Posted by Matt Egan 05 November 2014
Apps, Android and the big opportunity for everyone
Apps remain important, and there is an opportunity for everyone in the Android app world. (See also: 200 best Android apps for everything.)
Like many rich-content publishers - heck, like many businesses - Tech Advisor and our publisher IDG rushed to launch apps when the iPhone kicked off the mobile revolution. Recreating websites was initially popular with both audience and, yes, advertisers. This made sense when the mobile web experience wasn't great, and building a consistent mobile audience was difficult. Readers liked to an app to which they could turn every time they picked up their smartphone, and sponsors liked ownership of that audience.
That initial 'got to have an app' excitement is long gone. There is simply no point in a smartphone app where the web experience is adequate. And the way people, in particular millenials, source information has changed massively. These days we surf the web and social media to discover tidbits of info and interest wherever they lie on the web. Only rarely do we head for a bookmarked site, making the website-replacement app an out of date oddity.
I am prepared to pay for an app that tells me how late is my train, and on what platform it will arrive. But I'll use the web to find things to read on the train.
Which is not to say that apps are not important. They are. It's just that to be relevant an app has to offer something more than a recreation of the web experience.
Again this is reflected in my professional experience. We've actually killed off the website-replacement apps for PC Advisor, Macworld and the rest. But we've never had more readers for our bespoke digital magazines, delivered via apps. iPad & iPhone User, Android Advisor. People are prepared to pay for these titles, because they offer something more than a web-browsing experience. They are a curated experience.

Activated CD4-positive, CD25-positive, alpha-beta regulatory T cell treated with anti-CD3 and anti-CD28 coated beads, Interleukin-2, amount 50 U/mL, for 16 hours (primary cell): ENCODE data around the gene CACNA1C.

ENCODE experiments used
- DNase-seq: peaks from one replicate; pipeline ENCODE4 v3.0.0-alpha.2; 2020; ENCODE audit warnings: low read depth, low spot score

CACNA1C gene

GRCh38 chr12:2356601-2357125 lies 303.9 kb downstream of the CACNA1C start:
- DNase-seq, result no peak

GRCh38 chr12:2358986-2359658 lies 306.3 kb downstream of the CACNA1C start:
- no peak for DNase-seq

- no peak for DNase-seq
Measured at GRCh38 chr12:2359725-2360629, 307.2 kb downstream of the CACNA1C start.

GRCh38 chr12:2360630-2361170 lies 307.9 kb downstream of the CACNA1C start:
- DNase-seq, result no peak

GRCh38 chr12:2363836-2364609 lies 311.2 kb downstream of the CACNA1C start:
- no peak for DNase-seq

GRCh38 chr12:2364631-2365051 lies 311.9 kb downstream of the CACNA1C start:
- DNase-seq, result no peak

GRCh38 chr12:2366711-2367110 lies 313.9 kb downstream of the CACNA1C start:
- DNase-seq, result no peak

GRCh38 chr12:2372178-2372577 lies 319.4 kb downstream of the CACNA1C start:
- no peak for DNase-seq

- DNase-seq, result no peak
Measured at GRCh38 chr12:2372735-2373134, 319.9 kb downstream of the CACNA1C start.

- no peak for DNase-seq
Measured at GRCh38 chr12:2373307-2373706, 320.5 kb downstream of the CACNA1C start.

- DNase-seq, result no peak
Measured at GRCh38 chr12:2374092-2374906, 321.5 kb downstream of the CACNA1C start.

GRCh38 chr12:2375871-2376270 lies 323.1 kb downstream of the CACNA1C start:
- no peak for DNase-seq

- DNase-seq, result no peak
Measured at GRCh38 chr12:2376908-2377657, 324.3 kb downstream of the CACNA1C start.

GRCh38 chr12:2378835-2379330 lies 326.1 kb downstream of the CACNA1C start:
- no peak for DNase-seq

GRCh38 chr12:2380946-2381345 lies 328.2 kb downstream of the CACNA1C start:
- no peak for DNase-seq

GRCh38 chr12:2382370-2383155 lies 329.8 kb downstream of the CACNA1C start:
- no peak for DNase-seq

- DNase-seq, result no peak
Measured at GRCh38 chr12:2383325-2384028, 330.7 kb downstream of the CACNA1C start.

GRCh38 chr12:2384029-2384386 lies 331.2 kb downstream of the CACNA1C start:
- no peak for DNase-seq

A designed and calibrated product, intended to entertain and inform in a format that suits the device on which they are consumer, rather than an efficient means of satisfying a requirement to know. Just as we no longer recreate websites as apps, we don't recreate our print magazines as websites or apps. Each is different, and the product needs to be so.
The Android opportunity
This is important because there is a big app opportunity opening up, as digital natives grow up and start to spend more. And that opportunity is principally in the Android world.
Getting together Android and iOS user numbers is always tricky. Putting together as many stats as I can (including IDC, Kantar Worldpanel and Strategy Analytics) I'd guess that the current numbers for GB mobile market share are, basically, Android with 58%, iOS 31% and Windows Phone 10%. (That leaves a single percent for mistakes and oddities.) The details don't really matter - suffice to say that Android is the biggest. And this is more so globally.
And yet. Again piecing together data from disparate sources (in this case Google- and Apple's own figures), in the 12 months to June 2014 around $5bn was spent in the Google Play store. During the same period around $10bn was spent in the iOS store. Android has more than twice as many users, globally. But more than twice as much is spent on iOS devices.
Traditionally this has been because iPhone- and iPad users have more cash to spend. But this is changing as people who grew up using cheaper Android phones get older and wealthier, as Android users come on stream in the developing world, and as Android phones match and beat the iPhone in terms of quality, value and functionality.
It also used to be said that iOS had a better UI, which made it easier to spend. But that is clearly no longer true.
App developers go for the lowest hanging fruit. As do we all. In the past that has always been the iPhone, which made some of these issues self perpetuating. But as time goes by the opportunity for everyone is changing from the iPhone- to the Android world. (See also: Best Android apps for new smartphones and tablets.)